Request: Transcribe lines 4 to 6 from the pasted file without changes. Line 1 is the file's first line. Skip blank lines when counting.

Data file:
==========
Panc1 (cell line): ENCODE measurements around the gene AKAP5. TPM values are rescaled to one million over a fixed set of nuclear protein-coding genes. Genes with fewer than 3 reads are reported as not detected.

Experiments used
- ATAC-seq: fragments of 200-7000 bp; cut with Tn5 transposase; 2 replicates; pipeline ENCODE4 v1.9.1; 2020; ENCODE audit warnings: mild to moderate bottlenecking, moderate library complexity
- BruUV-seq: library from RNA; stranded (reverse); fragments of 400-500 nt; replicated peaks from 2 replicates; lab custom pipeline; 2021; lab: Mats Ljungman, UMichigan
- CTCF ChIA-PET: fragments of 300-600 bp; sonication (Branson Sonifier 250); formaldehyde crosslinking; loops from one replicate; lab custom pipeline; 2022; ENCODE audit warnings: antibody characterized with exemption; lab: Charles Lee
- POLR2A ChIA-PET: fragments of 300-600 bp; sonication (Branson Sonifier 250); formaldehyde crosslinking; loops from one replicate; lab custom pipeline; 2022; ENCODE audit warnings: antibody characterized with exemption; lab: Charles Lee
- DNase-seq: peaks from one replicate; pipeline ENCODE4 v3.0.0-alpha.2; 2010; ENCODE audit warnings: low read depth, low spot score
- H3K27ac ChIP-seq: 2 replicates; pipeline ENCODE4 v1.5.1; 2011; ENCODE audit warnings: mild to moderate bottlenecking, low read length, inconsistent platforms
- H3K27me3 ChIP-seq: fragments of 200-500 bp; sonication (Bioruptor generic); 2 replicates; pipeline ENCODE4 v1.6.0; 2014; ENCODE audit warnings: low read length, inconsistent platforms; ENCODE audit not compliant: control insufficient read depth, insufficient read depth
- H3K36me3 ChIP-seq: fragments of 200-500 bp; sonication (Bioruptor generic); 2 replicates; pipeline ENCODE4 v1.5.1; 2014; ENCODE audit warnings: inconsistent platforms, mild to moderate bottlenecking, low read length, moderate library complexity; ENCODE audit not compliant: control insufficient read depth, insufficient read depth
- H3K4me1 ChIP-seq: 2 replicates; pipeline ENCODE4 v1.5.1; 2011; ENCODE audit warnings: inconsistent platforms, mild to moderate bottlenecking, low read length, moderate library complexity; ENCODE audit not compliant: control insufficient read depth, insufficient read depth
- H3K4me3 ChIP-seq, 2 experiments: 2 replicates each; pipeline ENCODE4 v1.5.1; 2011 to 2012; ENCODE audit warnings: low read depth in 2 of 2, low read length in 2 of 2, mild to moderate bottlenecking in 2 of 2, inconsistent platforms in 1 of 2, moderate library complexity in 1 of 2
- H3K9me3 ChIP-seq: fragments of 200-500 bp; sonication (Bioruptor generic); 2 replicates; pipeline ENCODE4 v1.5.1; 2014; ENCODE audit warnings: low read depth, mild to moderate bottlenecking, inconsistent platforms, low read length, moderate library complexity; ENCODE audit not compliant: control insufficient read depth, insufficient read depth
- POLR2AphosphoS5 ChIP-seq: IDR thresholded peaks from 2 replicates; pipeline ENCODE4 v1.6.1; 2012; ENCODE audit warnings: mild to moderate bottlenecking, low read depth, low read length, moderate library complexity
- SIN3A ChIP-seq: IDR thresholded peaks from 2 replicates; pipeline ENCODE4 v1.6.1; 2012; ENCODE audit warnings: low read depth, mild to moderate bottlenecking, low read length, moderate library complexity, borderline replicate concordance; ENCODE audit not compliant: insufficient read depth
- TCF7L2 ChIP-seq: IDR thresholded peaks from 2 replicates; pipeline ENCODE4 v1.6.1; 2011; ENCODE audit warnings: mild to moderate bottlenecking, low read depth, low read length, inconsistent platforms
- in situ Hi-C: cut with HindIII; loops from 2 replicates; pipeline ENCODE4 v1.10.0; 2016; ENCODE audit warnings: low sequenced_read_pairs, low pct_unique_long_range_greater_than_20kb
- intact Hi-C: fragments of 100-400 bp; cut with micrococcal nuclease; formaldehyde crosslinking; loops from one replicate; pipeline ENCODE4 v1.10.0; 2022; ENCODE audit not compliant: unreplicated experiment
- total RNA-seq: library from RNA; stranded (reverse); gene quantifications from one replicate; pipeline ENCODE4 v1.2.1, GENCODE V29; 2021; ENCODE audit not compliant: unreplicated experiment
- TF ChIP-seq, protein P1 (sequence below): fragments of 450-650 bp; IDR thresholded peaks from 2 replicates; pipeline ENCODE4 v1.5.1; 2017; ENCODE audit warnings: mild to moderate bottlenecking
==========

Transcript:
- BruUV-seq: library from RNA; stranded (reverse); fragments of 400-500 nt; replicated peaks from 2 replicates; lab custom pipeline; 2021; lab: Mats Ljungman, UMichigan
- CTCF ChIA-PET: fragments of 300-600 bp; sonication (Branson Sonifier 250); formaldehyde crosslinking; loops from one replicate; lab custom pipeline; 2022; ENCODE audit warnings: antibody characterized with exemption; lab: Charles Lee
- POLR2A ChIA-PET: fragments of 300-600 bp; sonication (Branson Sonifier 250); formaldehyde crosslinking; loops from one replicate; lab custom pipeline; 2022; ENCODE audit warnings: antibody characterized with exemption; lab: Charles Lee